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University of Oregon

Winter 2017 university and major requirement-satisfying ENG courses with open seats!

10349944_425902167556903_3610227624159589777_nThere is still room in four Winter 2017 university and major requirement-satisfying ENG courses!

ENG 199 Special Studies: Digital Literature (Will become part of the new minor in Applied Digital Cultures), Professor Kaufman,

Major I & II: Lower-Division Elective

What happens when digital tools meet literary studies? What can the “digital turn” in literary studies help us to understand about literary history, language, aesthetics, form, cultural networks, adaptation, rhetoric, and the transmission of the written word? In this course you’ll learn how to use digital tools to read and analyze literature. At the same time, we will focus on the ways that literary analysis can help us to evaluate the power of digital tools. As we visualize features of a literary text as printed or electronic texts, word clouds, social networks, maps, and blogs, we’ll consider a host of new ways of reading and understanding literary texts.

The digital tools we study and use in this class will be applied to a selected cluster of literary works about nineteenth-century London. In addition to studying Arthur Morrison’s nineteenth-century realist novel about the East End of London, Child of the Jago, the class will also read the successful blog, Spitalfields Life. The blog focuses on the art, culture, history, and life of Spitalfields, a region in the East End of London with an (in)famous nineteenth-century history. While reading this blog you will also have an opportunity to keep a blog of your own. The combination of reading and writing a blog will create ways of thinking about digital publishing, public literary culture, and this new form of digital research narrative we call, “the blog.”

This course will draw from our knowledge of and experiences with physical research tools (books, articles, encyclopedias, dictionaries, etc.) and digital tools to prompt thinking about new e-literary form(s), digital publishing, and the intersection of digital culture and print culture.

ENG 199 Special Studies: Craft of the Sentence (will show up in Degree Audit as ENG 209), Professor Sayre

Major I: Lower-Division Elective; Major II: Writing Requirement; Lower-Division Elective

We will study sentences very closely to see how they work, how the individual parts of speech draw together into syntax, and what effect (artistic and otherwise) these patterns of syntax create. We will explore sentence structures with diagramming, to develop a clear sense of sentence structure, and reflecting upon the artful potential of those sentence elements. In individual projects, pooling observations and ideas in Blackboard discussion, and in-class discussions, we will develop a critical language based in grammar for describing style. Students will study their own sentences and academic writing style in order to gain more artistic and technical control. Throughout, we will reflect on the process of learning and engaging with sentences at this level of detail. Graduate students will complete additional readings and a substantial style project. We may also, perhaps, enjoy the possibilities of English and have some fun with words.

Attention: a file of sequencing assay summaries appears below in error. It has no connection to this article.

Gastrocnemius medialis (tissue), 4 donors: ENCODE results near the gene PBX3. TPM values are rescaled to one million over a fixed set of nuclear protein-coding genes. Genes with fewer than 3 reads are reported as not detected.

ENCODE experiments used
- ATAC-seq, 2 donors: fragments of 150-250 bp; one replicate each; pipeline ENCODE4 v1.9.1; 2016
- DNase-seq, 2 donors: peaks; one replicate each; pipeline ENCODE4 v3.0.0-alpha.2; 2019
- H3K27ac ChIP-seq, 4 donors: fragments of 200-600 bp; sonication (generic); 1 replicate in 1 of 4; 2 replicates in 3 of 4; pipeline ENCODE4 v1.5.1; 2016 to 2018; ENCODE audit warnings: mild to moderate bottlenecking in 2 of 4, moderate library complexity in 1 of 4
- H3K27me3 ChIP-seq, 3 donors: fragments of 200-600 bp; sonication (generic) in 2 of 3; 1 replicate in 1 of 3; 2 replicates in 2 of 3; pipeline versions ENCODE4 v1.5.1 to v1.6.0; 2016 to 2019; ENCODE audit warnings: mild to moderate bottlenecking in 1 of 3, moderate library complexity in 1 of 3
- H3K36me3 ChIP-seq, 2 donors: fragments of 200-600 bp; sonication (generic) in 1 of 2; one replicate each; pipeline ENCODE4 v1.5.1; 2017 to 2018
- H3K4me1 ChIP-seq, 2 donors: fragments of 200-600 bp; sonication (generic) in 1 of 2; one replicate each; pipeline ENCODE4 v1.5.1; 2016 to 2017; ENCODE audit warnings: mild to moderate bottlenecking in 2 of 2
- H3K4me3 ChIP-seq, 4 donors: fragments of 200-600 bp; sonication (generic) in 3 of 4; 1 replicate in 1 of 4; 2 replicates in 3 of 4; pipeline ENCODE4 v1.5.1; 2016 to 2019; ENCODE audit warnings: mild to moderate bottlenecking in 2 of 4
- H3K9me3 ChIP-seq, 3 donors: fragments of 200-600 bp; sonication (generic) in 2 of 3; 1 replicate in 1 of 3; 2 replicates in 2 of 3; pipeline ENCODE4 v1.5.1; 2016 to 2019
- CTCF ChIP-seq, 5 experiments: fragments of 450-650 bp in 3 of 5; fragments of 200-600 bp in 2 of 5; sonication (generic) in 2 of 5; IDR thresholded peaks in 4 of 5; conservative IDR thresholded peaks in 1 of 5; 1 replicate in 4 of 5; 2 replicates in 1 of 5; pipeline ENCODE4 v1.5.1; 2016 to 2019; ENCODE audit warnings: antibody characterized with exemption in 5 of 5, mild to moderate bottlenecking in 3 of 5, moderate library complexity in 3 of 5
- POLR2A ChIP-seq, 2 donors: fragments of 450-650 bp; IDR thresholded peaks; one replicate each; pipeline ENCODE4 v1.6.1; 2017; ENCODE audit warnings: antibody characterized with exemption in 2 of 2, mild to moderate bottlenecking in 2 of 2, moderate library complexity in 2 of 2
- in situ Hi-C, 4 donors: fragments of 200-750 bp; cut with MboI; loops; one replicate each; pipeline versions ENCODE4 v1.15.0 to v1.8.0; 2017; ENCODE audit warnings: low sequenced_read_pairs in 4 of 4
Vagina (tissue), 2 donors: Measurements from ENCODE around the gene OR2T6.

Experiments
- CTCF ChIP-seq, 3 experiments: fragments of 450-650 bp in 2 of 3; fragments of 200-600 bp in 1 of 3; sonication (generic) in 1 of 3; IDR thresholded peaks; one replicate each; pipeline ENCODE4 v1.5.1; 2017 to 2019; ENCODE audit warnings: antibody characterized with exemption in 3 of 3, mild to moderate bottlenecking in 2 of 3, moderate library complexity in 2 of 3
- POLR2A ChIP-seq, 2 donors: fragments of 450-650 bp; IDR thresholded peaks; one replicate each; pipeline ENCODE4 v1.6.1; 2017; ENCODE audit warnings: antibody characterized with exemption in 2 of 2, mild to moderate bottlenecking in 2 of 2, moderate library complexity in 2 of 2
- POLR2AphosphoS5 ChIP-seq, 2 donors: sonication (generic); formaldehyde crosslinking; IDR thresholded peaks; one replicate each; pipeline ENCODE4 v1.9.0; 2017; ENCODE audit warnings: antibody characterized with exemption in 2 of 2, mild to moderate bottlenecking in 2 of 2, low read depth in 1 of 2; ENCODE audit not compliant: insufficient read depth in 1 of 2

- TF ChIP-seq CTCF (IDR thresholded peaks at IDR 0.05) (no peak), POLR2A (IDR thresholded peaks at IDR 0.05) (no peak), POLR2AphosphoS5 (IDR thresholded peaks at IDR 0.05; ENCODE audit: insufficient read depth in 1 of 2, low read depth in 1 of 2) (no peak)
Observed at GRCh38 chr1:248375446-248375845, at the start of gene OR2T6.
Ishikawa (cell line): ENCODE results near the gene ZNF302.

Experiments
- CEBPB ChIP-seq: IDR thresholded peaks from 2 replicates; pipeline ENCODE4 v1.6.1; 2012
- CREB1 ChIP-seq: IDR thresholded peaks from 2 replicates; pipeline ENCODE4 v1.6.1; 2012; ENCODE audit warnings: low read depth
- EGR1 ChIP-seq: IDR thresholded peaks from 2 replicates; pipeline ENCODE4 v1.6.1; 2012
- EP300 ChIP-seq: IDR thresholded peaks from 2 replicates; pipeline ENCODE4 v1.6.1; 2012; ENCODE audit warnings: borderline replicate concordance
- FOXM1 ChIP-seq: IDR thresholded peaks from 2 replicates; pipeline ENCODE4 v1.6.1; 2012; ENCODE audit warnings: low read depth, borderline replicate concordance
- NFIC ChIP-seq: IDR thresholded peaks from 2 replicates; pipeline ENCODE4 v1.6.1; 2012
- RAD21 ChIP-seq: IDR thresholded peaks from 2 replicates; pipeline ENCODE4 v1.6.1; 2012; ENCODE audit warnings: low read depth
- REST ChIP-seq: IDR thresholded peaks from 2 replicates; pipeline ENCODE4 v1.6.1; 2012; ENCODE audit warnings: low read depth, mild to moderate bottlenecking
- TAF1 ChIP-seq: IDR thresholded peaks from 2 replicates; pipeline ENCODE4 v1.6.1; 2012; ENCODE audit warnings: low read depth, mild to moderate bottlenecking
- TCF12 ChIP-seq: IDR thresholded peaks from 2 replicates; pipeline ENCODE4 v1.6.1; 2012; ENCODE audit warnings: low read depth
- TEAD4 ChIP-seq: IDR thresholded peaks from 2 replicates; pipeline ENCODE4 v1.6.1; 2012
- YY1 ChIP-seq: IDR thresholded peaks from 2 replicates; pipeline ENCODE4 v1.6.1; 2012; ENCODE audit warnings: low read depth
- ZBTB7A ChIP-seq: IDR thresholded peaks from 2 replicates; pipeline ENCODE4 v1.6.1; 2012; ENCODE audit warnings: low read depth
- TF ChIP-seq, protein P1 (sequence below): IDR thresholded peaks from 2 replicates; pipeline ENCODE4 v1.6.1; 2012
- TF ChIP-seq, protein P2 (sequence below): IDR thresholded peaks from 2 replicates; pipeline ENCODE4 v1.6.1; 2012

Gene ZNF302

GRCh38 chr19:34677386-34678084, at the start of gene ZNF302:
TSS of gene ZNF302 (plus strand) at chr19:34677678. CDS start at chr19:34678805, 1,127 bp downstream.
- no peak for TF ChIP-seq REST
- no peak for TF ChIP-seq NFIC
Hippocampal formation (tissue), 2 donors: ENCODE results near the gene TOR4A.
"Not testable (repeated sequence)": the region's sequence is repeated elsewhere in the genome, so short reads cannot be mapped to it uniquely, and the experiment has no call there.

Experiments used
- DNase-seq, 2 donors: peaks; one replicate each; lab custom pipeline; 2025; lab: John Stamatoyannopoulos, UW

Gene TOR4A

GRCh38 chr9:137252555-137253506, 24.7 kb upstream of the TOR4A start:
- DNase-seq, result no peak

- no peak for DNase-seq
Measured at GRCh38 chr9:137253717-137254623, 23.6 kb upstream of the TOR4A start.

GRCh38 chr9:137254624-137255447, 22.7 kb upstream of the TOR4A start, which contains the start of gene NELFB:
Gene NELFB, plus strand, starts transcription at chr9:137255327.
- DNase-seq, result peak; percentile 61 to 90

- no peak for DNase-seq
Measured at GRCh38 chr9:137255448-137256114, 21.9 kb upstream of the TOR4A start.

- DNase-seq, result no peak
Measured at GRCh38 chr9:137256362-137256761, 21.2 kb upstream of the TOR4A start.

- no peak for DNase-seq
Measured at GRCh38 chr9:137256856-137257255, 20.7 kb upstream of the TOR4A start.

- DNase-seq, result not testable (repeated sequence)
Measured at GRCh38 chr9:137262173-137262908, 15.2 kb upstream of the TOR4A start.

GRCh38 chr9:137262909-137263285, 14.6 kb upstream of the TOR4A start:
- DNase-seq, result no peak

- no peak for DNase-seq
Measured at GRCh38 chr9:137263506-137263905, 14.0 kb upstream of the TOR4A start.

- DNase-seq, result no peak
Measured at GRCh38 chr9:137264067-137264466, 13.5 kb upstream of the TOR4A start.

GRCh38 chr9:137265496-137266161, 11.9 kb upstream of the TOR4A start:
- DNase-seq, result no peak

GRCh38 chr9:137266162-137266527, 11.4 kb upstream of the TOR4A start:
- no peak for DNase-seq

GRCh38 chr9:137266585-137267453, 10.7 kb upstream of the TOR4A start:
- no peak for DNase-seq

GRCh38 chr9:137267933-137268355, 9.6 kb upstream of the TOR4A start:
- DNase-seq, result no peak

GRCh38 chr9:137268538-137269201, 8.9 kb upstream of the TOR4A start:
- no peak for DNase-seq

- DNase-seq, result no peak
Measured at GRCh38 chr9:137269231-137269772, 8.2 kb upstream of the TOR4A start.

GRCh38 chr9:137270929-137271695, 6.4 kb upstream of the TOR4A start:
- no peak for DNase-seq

ENG 330 Oral Controversy and Advocacy, Professor Gage

Gen Ed (A&L); Elective; Major I: Upper-Division Elective; Major II (D): Theory/Rhetoric

In this course we will examine theories of argumentation in the oral mode, and then incorporate those theories into the practice of making effective speeches that advocate for particular positions on arguable issues of public concern. We will analyze and critique oral arguments as they function in the realm of public debate. We will develop in class assessment criteria for effective oral advocacy, and students will be asked to use those criteria to evaluate themselves and their peers.

ENG 362 Asian American Writers, Professor Li

Gen Ed (Multicultural: Identity, Pluralism, Tolerance); Major I: 1789+, FEW; Major II (C, G): 1789+, Empire/Race/Ethnicity

Reading Asian American texts as a form of cultural representation, the class will be concerned with the following: 1. Where is Asian America? What are its geographical, social, and epistemological boundaries? 2. What is Asian American? Is it a racial concept, cultural construct, biological determinant, historical condition, individual choice, political collectivity or a varying combination of these possibilities? 3. Who are determining the meanings of Asian America or what it means to be Asian Americans? The ideal class will be an engaged intellectual dialogue between students and the professor through interpretations of the assigned texts. We hope to gain both a deeper appreciation of Asian American literature as a means of imagining community and a deeper understanding of language and discourse in the shaping of individual, ethnic, and national identities.

Course schedule